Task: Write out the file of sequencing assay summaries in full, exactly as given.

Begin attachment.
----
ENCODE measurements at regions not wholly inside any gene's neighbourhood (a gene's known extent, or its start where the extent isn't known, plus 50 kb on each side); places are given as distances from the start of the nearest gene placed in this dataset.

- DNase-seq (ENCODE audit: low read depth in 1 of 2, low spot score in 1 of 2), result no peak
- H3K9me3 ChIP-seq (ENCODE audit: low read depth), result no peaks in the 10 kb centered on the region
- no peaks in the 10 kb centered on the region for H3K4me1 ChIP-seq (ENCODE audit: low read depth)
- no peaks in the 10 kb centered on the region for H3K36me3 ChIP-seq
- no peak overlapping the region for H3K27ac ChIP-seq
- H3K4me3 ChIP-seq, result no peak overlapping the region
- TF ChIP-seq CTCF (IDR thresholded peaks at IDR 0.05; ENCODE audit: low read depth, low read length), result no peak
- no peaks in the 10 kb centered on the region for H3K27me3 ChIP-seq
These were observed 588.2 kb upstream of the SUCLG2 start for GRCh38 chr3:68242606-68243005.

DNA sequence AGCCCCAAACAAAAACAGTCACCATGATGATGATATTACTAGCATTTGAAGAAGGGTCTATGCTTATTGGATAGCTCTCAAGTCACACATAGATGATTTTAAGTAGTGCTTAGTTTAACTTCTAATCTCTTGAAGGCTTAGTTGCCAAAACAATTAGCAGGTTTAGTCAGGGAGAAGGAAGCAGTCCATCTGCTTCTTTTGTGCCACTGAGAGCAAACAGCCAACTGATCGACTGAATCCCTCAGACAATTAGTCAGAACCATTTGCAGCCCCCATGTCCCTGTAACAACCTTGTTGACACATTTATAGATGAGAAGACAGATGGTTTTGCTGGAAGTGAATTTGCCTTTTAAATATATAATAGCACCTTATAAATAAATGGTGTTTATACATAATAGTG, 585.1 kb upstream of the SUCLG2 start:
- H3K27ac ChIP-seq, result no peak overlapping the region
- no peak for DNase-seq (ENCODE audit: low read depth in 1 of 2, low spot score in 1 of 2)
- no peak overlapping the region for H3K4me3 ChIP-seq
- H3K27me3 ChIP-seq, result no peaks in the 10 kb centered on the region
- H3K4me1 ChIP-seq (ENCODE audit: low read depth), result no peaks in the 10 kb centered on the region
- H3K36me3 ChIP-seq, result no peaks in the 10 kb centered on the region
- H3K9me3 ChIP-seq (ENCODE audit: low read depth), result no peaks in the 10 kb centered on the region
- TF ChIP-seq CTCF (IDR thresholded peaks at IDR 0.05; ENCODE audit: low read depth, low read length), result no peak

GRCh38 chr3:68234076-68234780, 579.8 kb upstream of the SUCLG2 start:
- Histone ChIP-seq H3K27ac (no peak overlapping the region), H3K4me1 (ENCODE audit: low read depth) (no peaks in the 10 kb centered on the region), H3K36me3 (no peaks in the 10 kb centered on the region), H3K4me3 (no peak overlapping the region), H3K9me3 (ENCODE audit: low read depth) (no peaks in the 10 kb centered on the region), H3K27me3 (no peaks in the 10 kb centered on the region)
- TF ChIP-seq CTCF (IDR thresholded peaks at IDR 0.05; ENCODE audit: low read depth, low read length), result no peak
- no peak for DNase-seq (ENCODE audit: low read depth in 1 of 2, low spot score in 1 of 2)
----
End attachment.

ENCODE measurements at regions not wholly inside any gene's neighbourhood (a gene's known extent, or its start where the extent isn't known, plus 50 kb on each side); places are given as distances from the start of the nearest gene placed in this dataset.

- DNase-seq (ENCODE audit: low read depth in 1 of 2, low spot score in 1 of 2), result no peak
- H3K9me3 ChIP-seq (ENCODE audit: low read depth), result no peaks in the 10 kb centered on the region
- no peaks in the 10 kb centered on the region for H3K4me1 ChIP-seq (ENCODE audit: low read depth)
- no peaks in the 10 kb centered on the region for H3K36me3 ChIP-seq
- no peak overlapping the region for H3K27ac ChIP-seq
- H3K4me3 ChIP-seq, result no peak overlapping the region
- TF ChIP-seq CTCF (IDR thresholded peaks at IDR 0.05; ENCODE audit: low read depth, low read length), result no peak
- no peaks in the 10 kb centered on the region for H3K27me3 ChIP-seq
These were observed 588.2 kb upstream of the SUCLG2 start for GRCh38 chr3:68242606-68243005.

DNA sequence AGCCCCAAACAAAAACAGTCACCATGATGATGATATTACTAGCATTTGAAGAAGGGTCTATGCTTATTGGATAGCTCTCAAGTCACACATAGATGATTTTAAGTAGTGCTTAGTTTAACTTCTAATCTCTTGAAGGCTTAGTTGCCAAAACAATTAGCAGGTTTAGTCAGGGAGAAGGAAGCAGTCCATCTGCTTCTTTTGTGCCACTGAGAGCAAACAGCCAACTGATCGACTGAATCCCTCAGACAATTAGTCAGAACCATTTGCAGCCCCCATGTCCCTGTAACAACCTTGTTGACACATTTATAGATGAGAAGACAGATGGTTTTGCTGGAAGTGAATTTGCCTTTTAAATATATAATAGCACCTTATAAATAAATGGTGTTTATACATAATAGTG, 585.1 kb upstream of the SUCLG2 start:
- H3K27ac ChIP-seq, result no peak overlapping the region
- no peak for DNase-seq (ENCODE audit: low read depth in 1 of 2, low spot score in 1 of 2)
- no peak overlapping the region for H3K4me3 ChIP-seq
- H3K27me3 ChIP-seq, result no peaks in the 10 kb centered on the region
- H3K4me1 ChIP-seq (ENCODE audit: low read depth), result no peaks in the 10 kb centered on the region
- H3K36me3 ChIP-seq, result no peaks in the 10 kb centered on the region
- H3K9me3 ChIP-seq (ENCODE audit: low read depth), result no peaks in the 10 kb centered on the region
- TF ChIP-seq CTCF (IDR thresholded peaks at IDR 0.05; ENCODE audit: low read depth, low read length), result no peak

GRCh38 chr3:68234076-68234780, 579.8 kb upstream of the SUCLG2 start:
- Histone ChIP-seq H3K27ac (no peak overlapping the region), H3K4me1 (ENCODE audit: low read depth) (no peaks in the 10 kb centered on the region), H3K36me3 (no peaks in the 10 kb centered on the region), H3K4me3 (no peak overlapping the region), H3K9me3 (ENCODE audit: low read depth) (no peaks in the 10 kb centered on the region), H3K27me3 (no peaks in the 10 kb centered on the region)
- TF ChIP-seq CTCF (IDR thresholded peaks at IDR 0.05; ENCODE audit: low read depth, low read length), result no peak
- no peak for DNase-seq (ENCODE audit: low read depth in 1 of 2, low spot score in 1 of 2)